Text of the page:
Here’s a score you won’t see during NCAA March Madness: 218-0.
That’s the combined result of voting in the Georgia Senate (54-0 on Feb. 20) and House (164-0 on March 12) on Senate Bill 356, Holocaust-related legislation introduced by Sen. Kay Kirkpatrick (R-East Cobb). We’re confident that Gov. Nathan Deal will sign the bill, making the final score 219-0.
This legislation fills less than 1½ double-spaced pages but has powerful potential in two areas.
The first is the Georgia Commission on the Holocaust. The measure ensures bipartisan involvement in the commission’s educational and commemorative efforts by doubling the number of legislators appointed to work with the group. Instead of one appointee by the speaker of the House and one by the president of the Senate, each chamber now will have two representatives, one from each party.
Those lawmakers now will be charged with “legislative oversight” of the commission instead of serving as “advisers.” We had concerns that the change might mean unnecessary interference in the commission’s operations, but instead we believe that it will ensure a deeper, more serious commitment to, and understanding of, what the commission does. There’s more to it than the Anne Frank exhibit in Sandy Springs and the annual commemoration at the state Capitol.
Kirkpatrick told us in early February that after Lt. Gov. Casey Cagle appointed her to the advisory role for the Senate, she proposed the change in the General Assembly’s involvement in the commission to broaden support for it and, she hoped, help it win increased funding.
An amendment to her bill when it came before the Senate Urban Affairs Committee will make the funding goal more likely: The legislation moves the commission from the Secretary of State’s Office to the Department of Community Affairs. That simple change in the chain of command means that instead of fighting for scraps in the secretary of state’s limited budget, the commission can vie for a slice of the tens of billions of dollars spent under the authority of the governor.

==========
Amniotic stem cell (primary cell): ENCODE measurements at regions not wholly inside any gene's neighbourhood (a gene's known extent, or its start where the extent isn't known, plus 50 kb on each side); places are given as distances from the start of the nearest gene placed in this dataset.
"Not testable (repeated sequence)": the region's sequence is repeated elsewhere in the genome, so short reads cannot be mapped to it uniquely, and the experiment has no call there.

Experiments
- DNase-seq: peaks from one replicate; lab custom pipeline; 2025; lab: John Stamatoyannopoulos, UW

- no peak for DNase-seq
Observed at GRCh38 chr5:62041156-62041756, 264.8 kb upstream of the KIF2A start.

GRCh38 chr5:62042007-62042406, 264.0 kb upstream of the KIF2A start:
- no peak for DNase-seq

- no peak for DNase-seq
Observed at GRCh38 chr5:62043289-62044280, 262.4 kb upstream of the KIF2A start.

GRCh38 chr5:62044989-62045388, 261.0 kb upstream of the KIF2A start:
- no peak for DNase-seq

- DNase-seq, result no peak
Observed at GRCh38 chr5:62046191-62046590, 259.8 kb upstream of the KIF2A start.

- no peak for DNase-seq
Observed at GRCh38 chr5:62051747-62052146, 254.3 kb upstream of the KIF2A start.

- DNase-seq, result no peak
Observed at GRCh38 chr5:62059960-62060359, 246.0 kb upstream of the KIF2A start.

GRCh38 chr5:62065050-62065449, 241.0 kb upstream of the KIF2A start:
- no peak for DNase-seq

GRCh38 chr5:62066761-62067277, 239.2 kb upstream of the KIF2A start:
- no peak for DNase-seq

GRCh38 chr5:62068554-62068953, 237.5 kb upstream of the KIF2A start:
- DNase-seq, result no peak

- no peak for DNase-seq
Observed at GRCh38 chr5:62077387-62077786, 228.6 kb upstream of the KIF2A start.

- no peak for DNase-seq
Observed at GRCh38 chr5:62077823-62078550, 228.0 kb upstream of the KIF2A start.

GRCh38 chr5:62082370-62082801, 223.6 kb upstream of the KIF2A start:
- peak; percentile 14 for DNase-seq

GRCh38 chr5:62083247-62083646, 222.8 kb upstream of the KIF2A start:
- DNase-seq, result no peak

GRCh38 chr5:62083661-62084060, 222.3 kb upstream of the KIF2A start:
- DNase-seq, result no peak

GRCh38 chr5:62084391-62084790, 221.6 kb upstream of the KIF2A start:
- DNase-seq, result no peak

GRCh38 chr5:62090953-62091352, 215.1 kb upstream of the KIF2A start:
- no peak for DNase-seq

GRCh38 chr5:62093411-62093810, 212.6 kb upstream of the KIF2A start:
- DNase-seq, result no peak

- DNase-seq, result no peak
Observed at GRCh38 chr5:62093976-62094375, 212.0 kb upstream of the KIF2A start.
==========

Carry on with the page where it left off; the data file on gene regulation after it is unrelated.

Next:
The second major action of S.B. 356 is to clear the way for the commission to design and “place in a prominent location” a Holocaust memorial, paid for with private money.
This provision caused some worries because it ignores the fact that Atlanta has the historically important, eternally impressive, privately built and maintained Memorial to the Six Million at Greenwood Cemetery. Kirkpatrick acknowledged not knowing about the 53-year-old memorial, but she meant no insult and joined Eternal-Life Hemshech for a tour of site.
The Memorial to the Six Million is of and for the Jewish community, however. Few outside our community know about it or are likely to stumble upon it in an isolated corner of Southwest Atlanta.
A memorial owned and maintained by the state in a prominent location close to the Capitol — perhaps a statue, perhaps an exhibit space — would be a daily reminder to people beyond the Jewish community that Georgia is determined to never forget. It also would reinforce the purpose and value of the late Benjamin Hirsch’s architectural masterpiece at Greenwood Cemetery.
AJT Publisher Michael Morris is a member of the Georgia Commission on the Holocaust but did not contribute to this editorial.